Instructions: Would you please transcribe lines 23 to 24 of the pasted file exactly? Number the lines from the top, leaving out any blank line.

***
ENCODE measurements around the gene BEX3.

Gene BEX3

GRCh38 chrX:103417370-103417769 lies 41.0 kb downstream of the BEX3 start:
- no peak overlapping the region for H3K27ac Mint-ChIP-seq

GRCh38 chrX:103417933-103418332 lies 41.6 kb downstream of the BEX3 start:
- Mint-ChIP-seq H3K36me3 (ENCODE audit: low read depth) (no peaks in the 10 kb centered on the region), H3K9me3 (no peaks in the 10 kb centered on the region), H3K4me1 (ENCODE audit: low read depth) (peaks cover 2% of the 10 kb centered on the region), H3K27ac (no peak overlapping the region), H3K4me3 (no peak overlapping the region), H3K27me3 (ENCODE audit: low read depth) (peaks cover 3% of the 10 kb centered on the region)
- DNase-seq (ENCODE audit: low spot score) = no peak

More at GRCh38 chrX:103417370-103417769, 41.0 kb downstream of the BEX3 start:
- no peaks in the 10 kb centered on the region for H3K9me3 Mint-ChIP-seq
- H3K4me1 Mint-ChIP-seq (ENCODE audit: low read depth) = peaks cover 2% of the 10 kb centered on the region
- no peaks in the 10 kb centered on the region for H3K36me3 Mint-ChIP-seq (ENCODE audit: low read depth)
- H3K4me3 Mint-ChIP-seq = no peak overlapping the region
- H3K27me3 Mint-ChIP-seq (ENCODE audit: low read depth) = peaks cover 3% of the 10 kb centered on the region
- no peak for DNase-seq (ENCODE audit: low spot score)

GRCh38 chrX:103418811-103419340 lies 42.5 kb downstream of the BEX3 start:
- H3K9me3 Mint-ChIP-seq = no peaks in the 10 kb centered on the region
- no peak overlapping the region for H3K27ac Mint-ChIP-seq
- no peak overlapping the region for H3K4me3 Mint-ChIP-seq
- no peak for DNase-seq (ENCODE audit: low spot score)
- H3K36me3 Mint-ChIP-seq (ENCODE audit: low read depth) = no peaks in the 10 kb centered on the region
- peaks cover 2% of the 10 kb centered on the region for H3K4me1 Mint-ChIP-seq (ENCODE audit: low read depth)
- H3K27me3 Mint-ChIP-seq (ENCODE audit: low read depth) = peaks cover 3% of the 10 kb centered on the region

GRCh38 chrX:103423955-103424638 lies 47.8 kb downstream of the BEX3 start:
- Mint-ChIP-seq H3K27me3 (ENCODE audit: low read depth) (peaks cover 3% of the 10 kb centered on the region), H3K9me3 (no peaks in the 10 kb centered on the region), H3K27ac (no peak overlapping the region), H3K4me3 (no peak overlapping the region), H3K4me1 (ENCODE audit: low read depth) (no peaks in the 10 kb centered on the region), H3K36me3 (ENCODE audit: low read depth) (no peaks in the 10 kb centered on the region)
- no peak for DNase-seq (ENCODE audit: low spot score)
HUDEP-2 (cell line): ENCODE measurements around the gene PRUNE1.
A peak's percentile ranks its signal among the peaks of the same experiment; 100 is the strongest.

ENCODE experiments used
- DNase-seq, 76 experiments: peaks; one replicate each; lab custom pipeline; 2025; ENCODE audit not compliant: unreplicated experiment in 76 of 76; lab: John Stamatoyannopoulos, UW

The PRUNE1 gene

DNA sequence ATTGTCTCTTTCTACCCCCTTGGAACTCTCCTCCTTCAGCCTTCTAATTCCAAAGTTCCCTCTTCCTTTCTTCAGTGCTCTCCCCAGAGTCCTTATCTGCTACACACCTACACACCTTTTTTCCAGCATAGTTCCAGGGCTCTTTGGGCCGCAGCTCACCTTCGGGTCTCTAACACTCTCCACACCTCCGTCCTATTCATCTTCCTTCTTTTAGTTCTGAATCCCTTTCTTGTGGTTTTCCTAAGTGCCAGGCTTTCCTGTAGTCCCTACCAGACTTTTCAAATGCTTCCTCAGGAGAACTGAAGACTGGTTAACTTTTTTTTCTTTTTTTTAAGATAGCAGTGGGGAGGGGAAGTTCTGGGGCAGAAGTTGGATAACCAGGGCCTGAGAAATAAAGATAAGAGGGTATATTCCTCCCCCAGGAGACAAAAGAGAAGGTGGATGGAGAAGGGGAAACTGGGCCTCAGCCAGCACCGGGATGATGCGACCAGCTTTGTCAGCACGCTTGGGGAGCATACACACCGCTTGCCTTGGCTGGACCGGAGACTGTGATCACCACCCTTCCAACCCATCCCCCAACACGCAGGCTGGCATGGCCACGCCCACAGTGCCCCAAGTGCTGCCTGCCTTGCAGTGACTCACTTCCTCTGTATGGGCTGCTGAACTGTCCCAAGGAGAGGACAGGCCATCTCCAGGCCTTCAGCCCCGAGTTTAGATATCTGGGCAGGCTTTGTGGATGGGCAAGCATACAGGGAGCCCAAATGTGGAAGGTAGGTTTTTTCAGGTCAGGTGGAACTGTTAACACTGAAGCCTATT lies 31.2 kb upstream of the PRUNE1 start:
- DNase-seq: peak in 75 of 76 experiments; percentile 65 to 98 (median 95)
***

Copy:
GRCh38 chrX:103423955-103424638 lies 47.8 kb downstream of the BEX3 start:
- Mint-ChIP-seq H3K27me3 (ENCODE audit: low read depth) (peaks cover 3% of the 10 kb centered on the region), H3K9me3 (no peaks in the 10 kb centered on the region), H3K27ac (no peak overlapping the region), H3K4me3 (no peak overlapping the region), H3K4me1 (ENCODE audit: low read depth) (no peaks in the 10 kb centered on the region), H3K36me3 (ENCODE audit: low read depth) (no peaks in the 10 kb centered on the region)